(Reuters) - A safety regulator on Thursday released hundreds of pages of details from its probe of a battery fire aboard Boeing’s 787 Dreamliner, but the information did not reveal what caused the January blaze, and a call for hearings on the matter could slow efforts to get the plane back in the air.
The National Transportation Safety Board said it would hold two public meetings in April, one on the design and certification of Boeing 787’s battery system, and a second on general lithium-ion battery technology the same month.
The NTSB is poring over the entire system, from the burned battery carcass to the certification and testing by the Federal Aviation Administration and Boeing.
Some experts were surprised by the hearings, given that there was no loss of life from the battery that caught fire aboard a parked jet shortly after it landed at Boston’s Logan International Airport in January. A second incident in Japan a few days later prompted regulators worldwide to ban the 787 from commercial flight on January 16, a restriction costing Boeing and airlines millions of dollars a day.
“It’s unusual to have hearings when you haven’t had a major incident,” said John Hansman, co-chairman of an FAA advisory committee and a professor of aeronautics at the Massachusetts Institute of Technology
Such “unprecedented public scrutiny” of the battery, he said, tends to slow down the process and make people behave more conservatively. “They don’t want to look like they’re being rash.”
The NTSB’s 39-page “interim factual report,” part of 499 pages of studies released on Thursday, provides extensive detail on the testing performed on the battery. It also makes clear that investigators remain a long way from understanding why the battery caught fire in the first place.
Boeing called the report a “positive step” toward completing the investigation and a spokesman Marc Birtel said the company had worked closely with the NTSB to understand what happened.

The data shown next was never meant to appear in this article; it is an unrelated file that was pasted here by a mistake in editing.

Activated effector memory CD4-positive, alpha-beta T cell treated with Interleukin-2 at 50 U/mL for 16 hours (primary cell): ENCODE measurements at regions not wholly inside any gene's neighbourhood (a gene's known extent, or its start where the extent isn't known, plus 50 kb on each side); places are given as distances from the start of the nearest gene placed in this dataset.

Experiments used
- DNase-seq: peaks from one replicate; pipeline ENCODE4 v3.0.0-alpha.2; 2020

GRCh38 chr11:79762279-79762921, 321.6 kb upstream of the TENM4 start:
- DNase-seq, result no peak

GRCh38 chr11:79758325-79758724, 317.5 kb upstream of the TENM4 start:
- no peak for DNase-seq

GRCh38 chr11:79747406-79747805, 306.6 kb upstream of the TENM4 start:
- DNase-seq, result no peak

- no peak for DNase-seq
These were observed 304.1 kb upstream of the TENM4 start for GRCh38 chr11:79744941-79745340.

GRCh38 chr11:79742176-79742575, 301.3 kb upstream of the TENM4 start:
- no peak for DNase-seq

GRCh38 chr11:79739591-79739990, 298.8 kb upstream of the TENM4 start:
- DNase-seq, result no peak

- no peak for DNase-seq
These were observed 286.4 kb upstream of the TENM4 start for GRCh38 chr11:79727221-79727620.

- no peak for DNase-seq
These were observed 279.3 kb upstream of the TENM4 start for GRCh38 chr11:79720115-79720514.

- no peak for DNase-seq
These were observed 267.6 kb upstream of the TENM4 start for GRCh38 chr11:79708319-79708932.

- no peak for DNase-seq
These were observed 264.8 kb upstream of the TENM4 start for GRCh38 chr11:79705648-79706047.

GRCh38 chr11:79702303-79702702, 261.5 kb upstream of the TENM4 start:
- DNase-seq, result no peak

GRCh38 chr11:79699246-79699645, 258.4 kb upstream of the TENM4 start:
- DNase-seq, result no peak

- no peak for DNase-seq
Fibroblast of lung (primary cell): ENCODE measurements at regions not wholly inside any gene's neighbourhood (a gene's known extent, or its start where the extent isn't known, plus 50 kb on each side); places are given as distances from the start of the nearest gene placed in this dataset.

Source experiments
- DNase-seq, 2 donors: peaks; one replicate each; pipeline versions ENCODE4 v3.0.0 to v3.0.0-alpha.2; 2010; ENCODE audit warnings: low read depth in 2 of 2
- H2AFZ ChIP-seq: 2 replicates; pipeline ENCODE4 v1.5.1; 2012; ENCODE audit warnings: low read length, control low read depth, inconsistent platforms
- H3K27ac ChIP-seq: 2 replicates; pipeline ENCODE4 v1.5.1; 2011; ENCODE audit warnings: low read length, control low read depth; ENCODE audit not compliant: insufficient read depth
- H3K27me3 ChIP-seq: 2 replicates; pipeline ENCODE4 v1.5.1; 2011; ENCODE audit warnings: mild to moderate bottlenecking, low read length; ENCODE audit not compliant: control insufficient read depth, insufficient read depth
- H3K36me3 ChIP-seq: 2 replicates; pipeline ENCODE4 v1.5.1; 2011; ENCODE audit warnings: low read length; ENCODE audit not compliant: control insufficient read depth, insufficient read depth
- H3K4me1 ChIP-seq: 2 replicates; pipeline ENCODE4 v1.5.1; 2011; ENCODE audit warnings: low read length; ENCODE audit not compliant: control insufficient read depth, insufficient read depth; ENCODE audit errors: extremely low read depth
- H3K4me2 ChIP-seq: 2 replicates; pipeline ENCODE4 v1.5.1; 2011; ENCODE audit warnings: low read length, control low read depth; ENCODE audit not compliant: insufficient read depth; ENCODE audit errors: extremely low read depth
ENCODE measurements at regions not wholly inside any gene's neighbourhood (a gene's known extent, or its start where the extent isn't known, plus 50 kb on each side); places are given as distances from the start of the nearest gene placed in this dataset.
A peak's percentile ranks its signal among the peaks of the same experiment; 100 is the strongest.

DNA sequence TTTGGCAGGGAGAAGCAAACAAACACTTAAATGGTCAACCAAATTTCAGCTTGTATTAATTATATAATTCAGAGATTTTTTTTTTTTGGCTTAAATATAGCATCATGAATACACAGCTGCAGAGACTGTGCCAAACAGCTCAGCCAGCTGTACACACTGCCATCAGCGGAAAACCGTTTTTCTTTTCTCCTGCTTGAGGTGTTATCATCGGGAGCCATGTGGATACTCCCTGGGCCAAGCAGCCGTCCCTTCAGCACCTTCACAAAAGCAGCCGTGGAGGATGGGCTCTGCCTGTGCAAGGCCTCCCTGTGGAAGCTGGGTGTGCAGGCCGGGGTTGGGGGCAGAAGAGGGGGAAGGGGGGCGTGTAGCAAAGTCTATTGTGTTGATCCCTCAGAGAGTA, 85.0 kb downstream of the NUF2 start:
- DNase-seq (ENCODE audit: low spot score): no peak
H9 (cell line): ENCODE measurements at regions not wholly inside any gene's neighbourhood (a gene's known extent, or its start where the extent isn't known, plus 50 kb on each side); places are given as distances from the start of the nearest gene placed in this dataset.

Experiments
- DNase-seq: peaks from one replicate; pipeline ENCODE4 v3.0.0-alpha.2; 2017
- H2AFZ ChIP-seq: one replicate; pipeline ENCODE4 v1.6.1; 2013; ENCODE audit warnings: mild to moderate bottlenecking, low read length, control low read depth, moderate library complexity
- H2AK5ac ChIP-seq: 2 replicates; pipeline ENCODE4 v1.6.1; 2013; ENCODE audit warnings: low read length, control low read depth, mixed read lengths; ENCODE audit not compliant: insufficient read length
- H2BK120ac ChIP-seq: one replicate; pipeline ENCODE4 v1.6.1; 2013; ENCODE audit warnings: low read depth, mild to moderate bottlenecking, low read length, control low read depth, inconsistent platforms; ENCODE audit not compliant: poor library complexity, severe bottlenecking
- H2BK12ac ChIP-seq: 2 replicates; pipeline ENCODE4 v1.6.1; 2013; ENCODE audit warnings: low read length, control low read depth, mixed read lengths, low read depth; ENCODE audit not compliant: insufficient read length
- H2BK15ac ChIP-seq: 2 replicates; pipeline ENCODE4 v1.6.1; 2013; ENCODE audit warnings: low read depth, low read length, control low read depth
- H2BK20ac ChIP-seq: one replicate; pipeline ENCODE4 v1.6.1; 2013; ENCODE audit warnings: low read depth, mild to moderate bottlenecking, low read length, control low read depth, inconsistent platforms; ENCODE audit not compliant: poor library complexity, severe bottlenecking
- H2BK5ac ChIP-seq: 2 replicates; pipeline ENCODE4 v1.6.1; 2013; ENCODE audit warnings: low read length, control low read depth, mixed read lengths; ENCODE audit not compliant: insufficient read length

The FAA did not respond to a request for comment.
Greg Feith, a former NTSB investigator, said the NTSB reports spread blame for the failure beyond Boeing by highlighting how many organizations were involved in the system.
The report also suggests that the NTSB is looking at whether the FAA, and its designees who work at Boeing, had the technical knowledge to critically question test data used to show the failure rate for the battery was acceptably low.
“The FAA will be under scrutiny to demonstrate that the guys responsible for signing off on these things at Boeing had the levels of knowledge to be able to identify shortcomings for correction prior to the airplane being certified,” said Feith, a partner at Media and Communications Strategies consulting firm in Washington, D.C.
Over the past eight years, the FAA has outsourced much of its oversight of Boeing and other aircraft makers to so called “designees” who work for the companies but have the power to certify work on the FAA’s behalf.
Jim Hall, who was chairman of the NTSB from 1995 to 2000, said it was appropriate for the board to exercise oversight of the FAA’s certification process, given the changes to the system.
“Essentially, now Boeing is designating their own representatives rather than the federal government,” he said. “It raises in my mind a number of issues that I hope the investigation will answer with regard to the certification process.”
While the report did not determine what sparked the battery fire, it revealed new details about the battery system.
For example, a system designed to vent smoke from the plane during a battery fire failed to function because it lacked power after the battery caught fire. The system’s auxiliary power unit (APU), a gas-driven engine in the tail of the plane, also was shut off at the time, and the battery is used to start that system.
“As a result, smoke generated by the APU battery could not be effectively redirected outside the cabin and aft (electrical equipment) bay,” located in the fuselage behind the right wing of the 787.
Boeing had said that the venting system failed because the plane was on the ground and lacked cabin pressure to use in expelling fumes from the cabin.
The NTSB report, while marking a milestone in the probe of the Boston fire, also signaled that the NTSB has significant additional work to do in its investigation.
The NTSB said a group focused on system safety and certification was going through records of testing and analysis performed by Boeing and its suppliers, system maker Thales SA of France, and battery maker GS Yuasa Corp of Japan.
The NTSB report also revealed abnormal function of the battery shortly before the fire was reported. It said a flight data recorder showed that the voltage and current in the battery fluctuated sharply, though never exceeded 32 volts, its rated level. Overcharging has been associated with fire.
About 21 minutes after the plane landed at Logan, the battery voltage dropped to zero and rebounded to 28 volts three times in three seconds.
About three minutes later, a ground crew member “reentered the cockpit and reported smoke in the cabin,” the report said.
Reporting by Alwyn Scott; Editing by L Gevirtz